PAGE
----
UPDATED 8/14, 4:12 p.m. ET: Georgia Gov. Brian Kemp has dropped his lawsuit against the City of Atlanta.
The Republican lawmaker announced the move Thursday, weeks after he sued the city and its mayor, Keisha Lance Bottoms, over a coronavirus mask mandate. Kemp argued Atlanta officials could not impose COVID-19 measures that conflicted with those in his executive order. He said once his current order expires on Saturday, he will issue another one "with relevant language."
"I sued the City of Atlanta to immediately stop the shuttering of local businesses and protect local workers from economic instability," Kemp said in a statement Thursday. "For weeks, we have worked in good faith with Mayor Bottoms, and she agreed to abandon the city’s Phase One roll-back plan, which included business closures and a shelter in place order. Unfortunately, the Mayor has made it clear that she will not agree to a settlement that safeguards the rights of private property owners in Georgia. Given this stalemate in negotiations, we will address this very issue in the next Executive Order. We will continue to protect the lives and livelihoods of all Georgians.”
UPDATED 7/16, 8:55 p.m. ET: Georgia Gov. Brian Kemp has decided to escalate things by suing the Atlanta City Council and Mayor Keisha Lance Bottoms for their COVID-19 mask policy, FOX 5 Atlanta reports.
"Governor Kemp seeks to have the Superior Court of Fulton County declare that Mayor Bottoms exceeded her authorities by issuing an executive order which were more restrictive than his Executive Orders related to the Public Health Emergency, declare that Mayor Bottom's executive orders are suspended, enjoin Mayor Bottoms from issuing any additional executive orders with more or less restrictive mandates than Governor Kemp has ordered or may order," the 124-page lawsuit reads.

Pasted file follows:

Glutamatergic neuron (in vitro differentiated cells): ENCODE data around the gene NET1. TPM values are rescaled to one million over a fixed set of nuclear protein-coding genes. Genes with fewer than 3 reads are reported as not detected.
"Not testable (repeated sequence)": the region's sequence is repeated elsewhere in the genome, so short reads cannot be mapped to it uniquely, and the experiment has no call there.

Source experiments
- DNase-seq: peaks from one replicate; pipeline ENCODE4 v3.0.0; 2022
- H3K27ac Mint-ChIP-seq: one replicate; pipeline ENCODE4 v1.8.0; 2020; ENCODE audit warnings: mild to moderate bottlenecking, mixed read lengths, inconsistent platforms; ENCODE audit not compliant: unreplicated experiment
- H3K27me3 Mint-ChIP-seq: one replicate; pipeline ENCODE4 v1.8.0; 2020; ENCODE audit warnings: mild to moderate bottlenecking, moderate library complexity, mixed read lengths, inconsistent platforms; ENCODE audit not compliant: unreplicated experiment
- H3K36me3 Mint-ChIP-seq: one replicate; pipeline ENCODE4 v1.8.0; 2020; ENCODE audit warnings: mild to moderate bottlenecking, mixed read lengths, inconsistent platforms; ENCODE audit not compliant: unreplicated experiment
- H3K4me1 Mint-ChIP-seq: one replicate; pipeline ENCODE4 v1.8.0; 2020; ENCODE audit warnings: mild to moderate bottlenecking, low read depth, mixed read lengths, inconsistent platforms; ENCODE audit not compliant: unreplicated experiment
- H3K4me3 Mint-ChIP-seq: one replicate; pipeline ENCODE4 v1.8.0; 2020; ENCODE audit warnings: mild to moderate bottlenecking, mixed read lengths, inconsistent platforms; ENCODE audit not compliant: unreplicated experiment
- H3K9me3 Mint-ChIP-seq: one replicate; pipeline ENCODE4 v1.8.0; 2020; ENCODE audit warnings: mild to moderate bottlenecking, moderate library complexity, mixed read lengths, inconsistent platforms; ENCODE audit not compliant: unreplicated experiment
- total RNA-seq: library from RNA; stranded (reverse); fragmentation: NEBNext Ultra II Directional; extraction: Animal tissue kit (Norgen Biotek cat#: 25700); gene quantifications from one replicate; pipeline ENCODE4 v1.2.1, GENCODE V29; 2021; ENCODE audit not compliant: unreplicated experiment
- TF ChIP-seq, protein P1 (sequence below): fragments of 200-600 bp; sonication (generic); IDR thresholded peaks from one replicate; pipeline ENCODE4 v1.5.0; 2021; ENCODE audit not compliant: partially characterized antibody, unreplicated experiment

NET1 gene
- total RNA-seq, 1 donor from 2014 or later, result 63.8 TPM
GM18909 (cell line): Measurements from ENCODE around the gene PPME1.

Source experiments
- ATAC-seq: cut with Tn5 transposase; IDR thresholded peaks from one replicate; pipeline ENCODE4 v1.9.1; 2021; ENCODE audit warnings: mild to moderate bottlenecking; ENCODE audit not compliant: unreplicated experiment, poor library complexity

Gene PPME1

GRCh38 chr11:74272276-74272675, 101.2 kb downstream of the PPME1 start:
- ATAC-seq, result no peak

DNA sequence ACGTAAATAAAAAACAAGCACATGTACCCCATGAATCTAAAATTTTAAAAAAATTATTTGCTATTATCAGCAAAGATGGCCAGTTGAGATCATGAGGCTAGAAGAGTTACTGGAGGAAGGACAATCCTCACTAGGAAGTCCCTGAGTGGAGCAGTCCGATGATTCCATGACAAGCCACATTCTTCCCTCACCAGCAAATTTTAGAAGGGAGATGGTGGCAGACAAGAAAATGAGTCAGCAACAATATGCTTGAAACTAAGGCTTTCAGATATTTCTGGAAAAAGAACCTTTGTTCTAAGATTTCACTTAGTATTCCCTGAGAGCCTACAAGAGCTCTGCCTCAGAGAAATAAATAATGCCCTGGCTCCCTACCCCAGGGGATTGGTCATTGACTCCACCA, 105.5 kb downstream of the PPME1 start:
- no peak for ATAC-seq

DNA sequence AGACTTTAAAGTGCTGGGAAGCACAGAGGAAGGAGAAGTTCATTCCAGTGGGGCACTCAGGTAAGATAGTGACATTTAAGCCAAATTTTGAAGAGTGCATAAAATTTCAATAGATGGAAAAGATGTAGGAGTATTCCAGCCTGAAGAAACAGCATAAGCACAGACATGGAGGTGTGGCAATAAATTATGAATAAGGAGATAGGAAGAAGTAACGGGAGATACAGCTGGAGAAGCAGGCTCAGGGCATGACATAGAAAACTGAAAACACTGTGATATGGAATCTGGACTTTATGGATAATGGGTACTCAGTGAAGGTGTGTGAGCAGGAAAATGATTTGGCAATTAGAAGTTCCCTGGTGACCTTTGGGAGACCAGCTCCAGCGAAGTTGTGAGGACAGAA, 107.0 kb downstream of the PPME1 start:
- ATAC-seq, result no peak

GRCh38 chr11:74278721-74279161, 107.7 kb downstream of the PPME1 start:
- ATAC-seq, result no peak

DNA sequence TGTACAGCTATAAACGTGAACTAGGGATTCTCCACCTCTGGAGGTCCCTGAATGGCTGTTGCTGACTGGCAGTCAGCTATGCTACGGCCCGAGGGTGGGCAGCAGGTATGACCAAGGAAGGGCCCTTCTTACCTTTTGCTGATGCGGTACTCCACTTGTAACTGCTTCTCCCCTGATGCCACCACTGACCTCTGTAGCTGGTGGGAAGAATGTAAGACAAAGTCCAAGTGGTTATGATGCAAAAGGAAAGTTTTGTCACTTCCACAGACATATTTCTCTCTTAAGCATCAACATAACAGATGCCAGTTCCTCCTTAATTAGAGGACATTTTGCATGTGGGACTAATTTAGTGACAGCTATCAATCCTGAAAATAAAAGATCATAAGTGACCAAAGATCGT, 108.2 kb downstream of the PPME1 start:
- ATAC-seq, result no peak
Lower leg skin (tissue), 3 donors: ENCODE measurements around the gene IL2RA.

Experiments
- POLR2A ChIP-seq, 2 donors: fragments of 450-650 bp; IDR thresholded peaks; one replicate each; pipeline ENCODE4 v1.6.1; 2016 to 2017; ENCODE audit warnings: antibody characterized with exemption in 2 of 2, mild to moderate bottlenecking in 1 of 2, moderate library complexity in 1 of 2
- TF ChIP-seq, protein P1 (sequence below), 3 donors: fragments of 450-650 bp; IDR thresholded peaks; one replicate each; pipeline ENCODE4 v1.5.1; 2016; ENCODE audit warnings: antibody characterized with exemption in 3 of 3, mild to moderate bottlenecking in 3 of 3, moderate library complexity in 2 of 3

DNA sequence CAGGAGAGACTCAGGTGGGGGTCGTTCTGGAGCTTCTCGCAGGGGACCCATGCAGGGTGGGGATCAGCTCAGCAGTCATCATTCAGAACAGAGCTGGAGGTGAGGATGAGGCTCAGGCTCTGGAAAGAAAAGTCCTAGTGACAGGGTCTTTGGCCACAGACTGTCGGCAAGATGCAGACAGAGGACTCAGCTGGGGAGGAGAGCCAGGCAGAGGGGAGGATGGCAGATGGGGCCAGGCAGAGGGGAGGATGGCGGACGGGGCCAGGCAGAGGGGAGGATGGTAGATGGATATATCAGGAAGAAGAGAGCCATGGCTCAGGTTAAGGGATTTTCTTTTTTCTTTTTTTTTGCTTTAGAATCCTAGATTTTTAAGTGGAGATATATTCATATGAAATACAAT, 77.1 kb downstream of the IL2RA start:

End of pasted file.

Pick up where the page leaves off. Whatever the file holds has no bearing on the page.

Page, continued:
Mayor Bottoms responded to the suit on Twitter, suggesting that the "tax payer money" used for the lawsuit could have been spent on expanding "testing and contact tracing."
3104 Georgians have died and I and my family are amongst the 106k who have tested positive for COVID-19. Meanwhile, I have been sued by @GovKemp for a mask mandate. A better use of tax payer money would be to expand testing and contact tracing. #ATLStrong pic.twitter.com/z4hpTrCS1B— Keisha Lance Bottoms (@KeishaBottoms) July 16, 2020
UPDATED 7/16, 2 p.m. ET: Stacy Abrams has spoken critically and crucially about her former gubernatorial race opponent Gov. Kemp’s decision "put lives at risk" in Georgia.
"From the beginning of this catastrophe, Brian Kemp has demonstrated he has absolutely no competency in this process,” she told MSNBC. “This is the same man who didn't understand weeks after the world knew that asymptomatic people could spread the disease."
"More than 3,000 Georgians have perished, disproportionately Black and brown Georgians, and he continues to fiddle while Rome burns," Abrams added. "This is not a man who's capable of leadership, but he is following the lead of the the incompetency and the immorality of the President of the United States.”
Watch the conversation below:
See original story below.
As the Atlanta Journal-Constitution reports, Kemp's order extends certain virus-inspired restrictions while also "explicitly banning cities and counties from adopting rules requiring masks or other face coverings." Notably, this is the first instance of Kemp and company specifying that cities and counties can't require masks. Instead, Kemp—a Republican and vocal Trump supporter—has continued to opt for merely encouraging the use of masks.
Among the immediate critics of Kemp's new language on wearing masks was Savannah Mayor Van Johnson, who slammed the governor for ignoring the science.
"It is officially official," Johnson said late Wednesday. "Kemp does not give a damn about us."
Meanwhile, Alabama—a state with a similar inept governor—announced on Wednesday the launch of a statewide mask order.
And at the national level, this week has seen Walmart announce that all customers will be required to wear masks when shopping at their stores, as well as at Sam's Club locations.
Regardless of the situation in your local area, just do the right thing: Wear a mask.